• Sleep disorders. Children who have other sleep disorders, like sleep apnea and Restless Leg Syndrome, are more likely to have confusional events and night terrors.
  • Bladder awareness. This one doesn’t apply to night terrors, but it definitely applies to confusional events. I couldn’t find any hard evidence to confirm this, but there’s plenty of anecdotal evidence out there that seems to indicate a link between a toddler or preschooler having a full bladder and experiencing a confusional event. On his website, Dr. Alan Greene explains,

    Recently, my youngest son was having a confusional arousal [event], and his mother observed that these events are most common at the same ages that children are becoming aware of the bladder feeling full during sleep. Perhaps some of these kids just need to go to the bathroom? We stood him in front of the toilet, and he urinated, still not awake. The episode faded abruptly, and he returned to sleep. The calm was dramatic.

    Was this a coincidence? Or might this be a revolutionary new help for parents whose kids have these frightening episodes? A number of readers have tried this approach. Most said it worked wonders; a few said it had no effect.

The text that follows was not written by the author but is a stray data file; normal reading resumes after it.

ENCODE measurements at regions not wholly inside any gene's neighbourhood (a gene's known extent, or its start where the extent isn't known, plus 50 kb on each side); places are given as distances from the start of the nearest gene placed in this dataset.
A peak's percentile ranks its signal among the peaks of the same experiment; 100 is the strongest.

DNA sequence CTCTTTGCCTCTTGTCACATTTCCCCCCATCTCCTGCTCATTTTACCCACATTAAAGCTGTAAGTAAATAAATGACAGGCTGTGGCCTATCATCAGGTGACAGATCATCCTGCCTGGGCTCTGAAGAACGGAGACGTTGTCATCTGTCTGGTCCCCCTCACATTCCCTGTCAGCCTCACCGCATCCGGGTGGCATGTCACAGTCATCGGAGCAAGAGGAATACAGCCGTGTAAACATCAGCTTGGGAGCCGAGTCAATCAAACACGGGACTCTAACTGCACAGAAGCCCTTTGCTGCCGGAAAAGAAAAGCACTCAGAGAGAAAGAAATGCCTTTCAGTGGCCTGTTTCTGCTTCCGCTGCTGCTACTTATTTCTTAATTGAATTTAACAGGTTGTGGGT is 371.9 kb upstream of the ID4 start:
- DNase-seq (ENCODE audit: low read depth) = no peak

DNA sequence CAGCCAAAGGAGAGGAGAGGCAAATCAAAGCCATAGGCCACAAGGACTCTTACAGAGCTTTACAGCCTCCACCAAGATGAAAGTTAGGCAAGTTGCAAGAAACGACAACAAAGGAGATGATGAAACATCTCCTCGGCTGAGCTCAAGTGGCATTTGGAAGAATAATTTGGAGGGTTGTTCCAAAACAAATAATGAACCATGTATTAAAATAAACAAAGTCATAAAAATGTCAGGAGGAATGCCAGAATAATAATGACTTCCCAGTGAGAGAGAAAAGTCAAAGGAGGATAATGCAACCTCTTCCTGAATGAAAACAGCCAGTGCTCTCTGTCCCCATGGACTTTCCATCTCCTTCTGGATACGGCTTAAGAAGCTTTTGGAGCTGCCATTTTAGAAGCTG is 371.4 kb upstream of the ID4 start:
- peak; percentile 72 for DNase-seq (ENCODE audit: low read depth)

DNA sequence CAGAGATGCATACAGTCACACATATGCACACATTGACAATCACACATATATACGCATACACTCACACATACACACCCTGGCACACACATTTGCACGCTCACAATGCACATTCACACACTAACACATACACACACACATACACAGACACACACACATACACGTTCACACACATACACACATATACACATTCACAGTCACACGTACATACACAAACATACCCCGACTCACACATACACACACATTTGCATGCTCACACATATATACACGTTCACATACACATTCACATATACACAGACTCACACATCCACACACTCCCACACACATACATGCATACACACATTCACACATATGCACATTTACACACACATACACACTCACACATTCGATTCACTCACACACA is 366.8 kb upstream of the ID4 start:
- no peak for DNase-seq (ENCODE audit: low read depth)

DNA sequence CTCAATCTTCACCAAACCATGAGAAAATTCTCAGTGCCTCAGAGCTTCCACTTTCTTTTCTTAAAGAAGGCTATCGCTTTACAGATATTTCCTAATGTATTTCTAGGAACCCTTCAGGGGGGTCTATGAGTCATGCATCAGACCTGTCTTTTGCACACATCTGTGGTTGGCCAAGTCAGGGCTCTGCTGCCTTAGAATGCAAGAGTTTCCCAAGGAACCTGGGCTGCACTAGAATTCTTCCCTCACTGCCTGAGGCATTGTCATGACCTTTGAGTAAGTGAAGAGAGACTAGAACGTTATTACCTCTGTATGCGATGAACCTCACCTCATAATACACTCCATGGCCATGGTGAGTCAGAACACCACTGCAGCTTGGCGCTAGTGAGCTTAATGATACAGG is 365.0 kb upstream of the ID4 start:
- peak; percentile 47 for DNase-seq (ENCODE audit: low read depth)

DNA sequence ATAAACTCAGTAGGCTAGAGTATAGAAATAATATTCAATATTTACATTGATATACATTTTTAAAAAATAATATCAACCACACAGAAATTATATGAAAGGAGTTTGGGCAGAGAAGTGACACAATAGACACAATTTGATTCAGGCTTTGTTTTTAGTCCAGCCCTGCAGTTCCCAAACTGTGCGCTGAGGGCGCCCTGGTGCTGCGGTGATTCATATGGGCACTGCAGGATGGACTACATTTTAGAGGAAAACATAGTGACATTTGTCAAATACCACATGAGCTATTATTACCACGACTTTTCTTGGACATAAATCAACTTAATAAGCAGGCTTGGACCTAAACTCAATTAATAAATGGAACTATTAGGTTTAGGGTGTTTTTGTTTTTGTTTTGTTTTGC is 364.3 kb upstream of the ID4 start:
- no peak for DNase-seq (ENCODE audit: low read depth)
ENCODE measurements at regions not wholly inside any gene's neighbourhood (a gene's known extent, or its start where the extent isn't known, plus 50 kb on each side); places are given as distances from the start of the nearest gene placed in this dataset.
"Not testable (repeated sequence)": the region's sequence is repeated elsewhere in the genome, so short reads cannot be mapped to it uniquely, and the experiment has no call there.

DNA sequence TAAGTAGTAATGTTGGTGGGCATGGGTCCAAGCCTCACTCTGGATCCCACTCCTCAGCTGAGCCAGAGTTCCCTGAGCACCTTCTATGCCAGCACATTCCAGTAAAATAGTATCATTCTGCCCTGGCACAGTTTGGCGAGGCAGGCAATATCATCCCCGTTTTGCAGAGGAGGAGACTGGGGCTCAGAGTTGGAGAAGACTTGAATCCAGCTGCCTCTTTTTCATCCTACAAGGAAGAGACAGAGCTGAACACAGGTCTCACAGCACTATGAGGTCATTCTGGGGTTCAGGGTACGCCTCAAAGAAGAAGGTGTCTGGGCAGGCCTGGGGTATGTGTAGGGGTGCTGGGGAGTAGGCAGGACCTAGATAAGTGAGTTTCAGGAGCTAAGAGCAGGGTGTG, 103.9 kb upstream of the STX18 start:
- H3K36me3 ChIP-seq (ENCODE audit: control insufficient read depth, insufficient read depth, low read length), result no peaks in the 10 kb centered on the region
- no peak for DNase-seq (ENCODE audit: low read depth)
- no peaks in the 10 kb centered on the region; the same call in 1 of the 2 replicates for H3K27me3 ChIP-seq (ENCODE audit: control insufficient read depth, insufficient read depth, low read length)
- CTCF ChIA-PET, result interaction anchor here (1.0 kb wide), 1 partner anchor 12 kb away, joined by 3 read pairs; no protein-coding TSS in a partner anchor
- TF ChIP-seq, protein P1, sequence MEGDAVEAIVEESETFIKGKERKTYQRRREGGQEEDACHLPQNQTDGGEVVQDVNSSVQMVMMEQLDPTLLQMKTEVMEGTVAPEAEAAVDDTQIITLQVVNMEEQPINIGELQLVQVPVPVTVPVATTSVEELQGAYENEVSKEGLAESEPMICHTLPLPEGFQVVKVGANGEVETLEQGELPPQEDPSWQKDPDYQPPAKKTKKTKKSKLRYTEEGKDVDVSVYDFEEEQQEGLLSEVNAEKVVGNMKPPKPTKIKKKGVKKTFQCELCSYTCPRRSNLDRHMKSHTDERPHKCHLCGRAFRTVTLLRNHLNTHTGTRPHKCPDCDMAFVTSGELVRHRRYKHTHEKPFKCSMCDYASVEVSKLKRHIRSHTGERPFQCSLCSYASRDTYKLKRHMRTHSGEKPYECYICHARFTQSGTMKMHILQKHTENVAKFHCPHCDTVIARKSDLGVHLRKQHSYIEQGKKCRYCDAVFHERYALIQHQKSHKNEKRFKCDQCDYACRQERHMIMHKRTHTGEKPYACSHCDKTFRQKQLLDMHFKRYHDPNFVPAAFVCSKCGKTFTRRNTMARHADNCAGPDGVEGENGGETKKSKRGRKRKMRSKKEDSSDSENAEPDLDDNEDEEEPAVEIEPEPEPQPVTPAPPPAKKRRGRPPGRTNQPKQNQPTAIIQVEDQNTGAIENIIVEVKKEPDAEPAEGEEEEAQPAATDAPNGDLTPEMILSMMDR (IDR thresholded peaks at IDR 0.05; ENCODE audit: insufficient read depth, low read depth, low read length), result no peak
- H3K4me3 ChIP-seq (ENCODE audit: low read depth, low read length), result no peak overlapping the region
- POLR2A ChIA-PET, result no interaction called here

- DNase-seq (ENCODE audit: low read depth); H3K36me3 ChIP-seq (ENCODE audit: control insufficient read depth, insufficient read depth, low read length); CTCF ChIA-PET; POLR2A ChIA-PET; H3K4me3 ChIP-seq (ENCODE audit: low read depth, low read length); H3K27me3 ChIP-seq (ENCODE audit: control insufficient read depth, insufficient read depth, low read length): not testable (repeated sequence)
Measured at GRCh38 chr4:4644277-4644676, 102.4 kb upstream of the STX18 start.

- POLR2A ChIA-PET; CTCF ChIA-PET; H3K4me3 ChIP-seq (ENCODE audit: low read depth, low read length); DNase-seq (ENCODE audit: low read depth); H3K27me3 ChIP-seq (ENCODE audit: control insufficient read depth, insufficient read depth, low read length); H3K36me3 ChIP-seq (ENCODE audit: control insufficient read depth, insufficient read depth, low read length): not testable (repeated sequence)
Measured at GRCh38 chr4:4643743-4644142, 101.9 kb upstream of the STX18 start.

How To Handle Confusional Events and Night Terrors

At best, it’s unsettling for parents to witness these episodes; at worst, it’s downright terrifying. And here’s the hardest part: parents, there is literally nothing you can do to make a confusional event or a night terror stop once it’s started. Nothing. You just have to ride it out with your child.

However, these tips and insights might make the “riding it out” part a bit easier for both of you:

  • Don’t touch your child. I know, I know — this runs counter to every parental instinct you have! But picking your child up, hugging her tight, trying to rock her, etc. will probably just make things worse. Many parents report that night terrors and confusional events are shorter when they (the parents) don’t touch their children. Instead, try lying near your child. This is a way for you to provide some comfort without actually touching your little one.